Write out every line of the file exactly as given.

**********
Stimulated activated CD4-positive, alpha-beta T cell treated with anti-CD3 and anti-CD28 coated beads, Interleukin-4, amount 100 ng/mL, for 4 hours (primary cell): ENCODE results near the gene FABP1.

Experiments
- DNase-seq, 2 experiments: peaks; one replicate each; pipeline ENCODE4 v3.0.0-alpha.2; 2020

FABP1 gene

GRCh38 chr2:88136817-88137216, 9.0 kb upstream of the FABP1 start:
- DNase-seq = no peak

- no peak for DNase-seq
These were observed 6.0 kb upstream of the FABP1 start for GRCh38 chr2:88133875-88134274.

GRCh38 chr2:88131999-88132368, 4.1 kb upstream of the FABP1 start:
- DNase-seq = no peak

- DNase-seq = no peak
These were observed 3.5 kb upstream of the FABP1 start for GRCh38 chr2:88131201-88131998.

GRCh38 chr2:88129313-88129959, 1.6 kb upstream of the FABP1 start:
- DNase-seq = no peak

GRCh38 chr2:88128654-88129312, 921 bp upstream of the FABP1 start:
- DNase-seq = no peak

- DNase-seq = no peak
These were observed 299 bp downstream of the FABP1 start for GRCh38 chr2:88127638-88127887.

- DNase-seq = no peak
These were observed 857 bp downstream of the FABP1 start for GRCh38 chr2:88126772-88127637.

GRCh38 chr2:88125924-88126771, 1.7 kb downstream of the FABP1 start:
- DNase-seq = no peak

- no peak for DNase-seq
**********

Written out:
Stimulated activated CD4-positive, alpha-beta T cell treated with anti-CD3 and anti-CD28 coated beads, Interleukin-4, amount 100 ng/mL, for 4 hours (primary cell): ENCODE results near the gene FABP1.

Experiments
- DNase-seq, 2 experiments: peaks; one replicate each; pipeline ENCODE4 v3.0.0-alpha.2; 2020

FABP1 gene

GRCh38 chr2:88136817-88137216, 9.0 kb upstream of the FABP1 start:
- DNase-seq = no peak

- no peak for DNase-seq
These were observed 6.0 kb upstream of the FABP1 start for GRCh38 chr2:88133875-88134274.

GRCh38 chr2:88131999-88132368, 4.1 kb upstream of the FABP1 start:
- DNase-seq = no peak

- DNase-seq = no peak
These were observed 3.5 kb upstream of the FABP1 start for GRCh38 chr2:88131201-88131998.

GRCh38 chr2:88129313-88129959, 1.6 kb upstream of the FABP1 start:
- DNase-seq = no peak

GRCh38 chr2:88128654-88129312, 921 bp upstream of the FABP1 start:
- DNase-seq = no peak

- DNase-seq = no peak
These were observed 299 bp downstream of the FABP1 start for GRCh38 chr2:88127638-88127887.

- DNase-seq = no peak
These were observed 857 bp downstream of the FABP1 start for GRCh38 chr2:88126772-88127637.

GRCh38 chr2:88125924-88126771, 1.7 kb downstream of the FABP1 start:
- DNase-seq = no peak

- no peak for DNase-seq